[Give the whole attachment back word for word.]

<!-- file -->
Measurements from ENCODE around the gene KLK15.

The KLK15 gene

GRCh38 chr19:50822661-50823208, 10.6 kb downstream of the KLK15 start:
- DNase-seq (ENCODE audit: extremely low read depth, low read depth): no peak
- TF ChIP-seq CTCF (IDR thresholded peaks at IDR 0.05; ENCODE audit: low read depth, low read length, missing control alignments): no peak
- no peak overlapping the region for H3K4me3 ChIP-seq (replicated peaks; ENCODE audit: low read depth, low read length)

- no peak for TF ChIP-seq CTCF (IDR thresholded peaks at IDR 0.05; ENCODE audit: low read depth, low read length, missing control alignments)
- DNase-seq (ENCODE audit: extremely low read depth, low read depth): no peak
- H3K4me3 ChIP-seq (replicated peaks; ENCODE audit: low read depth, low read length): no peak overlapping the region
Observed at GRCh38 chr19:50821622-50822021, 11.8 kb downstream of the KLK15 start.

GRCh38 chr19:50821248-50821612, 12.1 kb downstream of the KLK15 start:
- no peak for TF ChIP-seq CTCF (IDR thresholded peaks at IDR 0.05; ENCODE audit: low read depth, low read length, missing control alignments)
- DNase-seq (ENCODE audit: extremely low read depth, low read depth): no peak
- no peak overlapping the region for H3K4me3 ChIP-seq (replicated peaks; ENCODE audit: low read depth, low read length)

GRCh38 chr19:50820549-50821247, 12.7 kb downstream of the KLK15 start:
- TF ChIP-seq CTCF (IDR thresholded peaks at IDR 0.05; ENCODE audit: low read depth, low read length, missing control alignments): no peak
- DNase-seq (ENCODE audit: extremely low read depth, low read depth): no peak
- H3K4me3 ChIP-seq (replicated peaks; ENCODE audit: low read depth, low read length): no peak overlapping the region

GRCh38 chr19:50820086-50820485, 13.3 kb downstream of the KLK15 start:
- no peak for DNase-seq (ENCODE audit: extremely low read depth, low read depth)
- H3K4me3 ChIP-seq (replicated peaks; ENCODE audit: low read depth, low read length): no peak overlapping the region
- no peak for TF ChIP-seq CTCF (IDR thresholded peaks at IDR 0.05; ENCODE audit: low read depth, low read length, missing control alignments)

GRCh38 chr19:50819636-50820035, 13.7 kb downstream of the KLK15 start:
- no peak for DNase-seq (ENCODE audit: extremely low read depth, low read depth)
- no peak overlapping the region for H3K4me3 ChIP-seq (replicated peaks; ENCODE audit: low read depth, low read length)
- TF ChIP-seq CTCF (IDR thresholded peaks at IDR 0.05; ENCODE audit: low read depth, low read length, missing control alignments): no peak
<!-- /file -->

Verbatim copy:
Measurements from ENCODE around the gene KLK15.

The KLK15 gene

GRCh38 chr19:50822661-50823208, 10.6 kb downstream of the KLK15 start:
- DNase-seq (ENCODE audit: extremely low read depth, low read depth): no peak
- TF ChIP-seq CTCF (IDR thresholded peaks at IDR 0.05; ENCODE audit: low read depth, low read length, missing control alignments): no peak
- no peak overlapping the region for H3K4me3 ChIP-seq (replicated peaks; ENCODE audit: low read depth, low read length)

- no peak for TF ChIP-seq CTCF (IDR thresholded peaks at IDR 0.05; ENCODE audit: low read depth, low read length, missing control alignments)
- DNase-seq (ENCODE audit: extremely low read depth, low read depth): no peak
- H3K4me3 ChIP-seq (replicated peaks; ENCODE audit: low read depth, low read length): no peak overlapping the region
Observed at GRCh38 chr19:50821622-50822021, 11.8 kb downstream of the KLK15 start.

GRCh38 chr19:50821248-50821612, 12.1 kb downstream of the KLK15 start:
- no peak for TF ChIP-seq CTCF (IDR thresholded peaks at IDR 0.05; ENCODE audit: low read depth, low read length, missing control alignments)
- DNase-seq (ENCODE audit: extremely low read depth, low read depth): no peak
- no peak overlapping the region for H3K4me3 ChIP-seq (replicated peaks; ENCODE audit: low read depth, low read length)

GRCh38 chr19:50820549-50821247, 12.7 kb downstream of the KLK15 start:
- TF ChIP-seq CTCF (IDR thresholded peaks at IDR 0.05; ENCODE audit: low read depth, low read length, missing control alignments): no peak
- DNase-seq (ENCODE audit: extremely low read depth, low read depth): no peak
- H3K4me3 ChIP-seq (replicated peaks; ENCODE audit: low read depth, low read length): no peak overlapping the region

GRCh38 chr19:50820086-50820485, 13.3 kb downstream of the KLK15 start:
- no peak for DNase-seq (ENCODE audit: extremely low read depth, low read depth)
- H3K4me3 ChIP-seq (replicated peaks; ENCODE audit: low read depth, low read length): no peak overlapping the region
- no peak for TF ChIP-seq CTCF (IDR thresholded peaks at IDR 0.05; ENCODE audit: low read depth, low read length, missing control alignments)

GRCh38 chr19:50819636-50820035, 13.7 kb downstream of the KLK15 start:
- no peak for DNase-seq (ENCODE audit: extremely low read depth, low read depth)
- no peak overlapping the region for H3K4me3 ChIP-seq (replicated peaks; ENCODE audit: low read depth, low read length)
- TF ChIP-seq CTCF (IDR thresholded peaks at IDR 0.05; ENCODE audit: low read depth, low read length, missing control alignments): no peak